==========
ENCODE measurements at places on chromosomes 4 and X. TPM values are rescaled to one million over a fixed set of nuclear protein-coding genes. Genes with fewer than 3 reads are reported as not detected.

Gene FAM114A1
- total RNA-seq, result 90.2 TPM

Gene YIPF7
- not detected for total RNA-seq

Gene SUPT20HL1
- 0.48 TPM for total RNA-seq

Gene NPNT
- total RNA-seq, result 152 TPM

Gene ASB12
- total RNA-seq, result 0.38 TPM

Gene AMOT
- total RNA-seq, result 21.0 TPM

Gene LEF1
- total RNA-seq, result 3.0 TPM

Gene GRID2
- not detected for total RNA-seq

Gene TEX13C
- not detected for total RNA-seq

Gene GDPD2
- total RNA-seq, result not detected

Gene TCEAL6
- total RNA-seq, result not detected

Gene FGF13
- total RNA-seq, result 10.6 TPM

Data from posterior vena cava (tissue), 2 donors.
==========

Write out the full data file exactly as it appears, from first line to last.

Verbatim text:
ENCODE measurements at places on chromosomes 4 and X. TPM values are rescaled to one million over a fixed set of nuclear protein-coding genes. Genes with fewer than 3 reads are reported as not detected.

Gene FAM114A1
- total RNA-seq, result 90.2 TPM

Gene YIPF7
- not detected for total RNA-seq

Gene SUPT20HL1
- 0.48 TPM for total RNA-seq

Gene NPNT
- total RNA-seq, result 152 TPM

Gene ASB12
- total RNA-seq, result 0.38 TPM

Gene AMOT
- total RNA-seq, result 21.0 TPM

Gene LEF1
- total RNA-seq, result 3.0 TPM

Gene GRID2
- not detected for total RNA-seq

Gene TEX13C
- not detected for total RNA-seq

Gene GDPD2
- total RNA-seq, result not detected

Gene TCEAL6
- total RNA-seq, result not detected

Gene FGF13
- total RNA-seq, result 10.6 TPM

Data from posterior vena cava (tissue), 2 donors.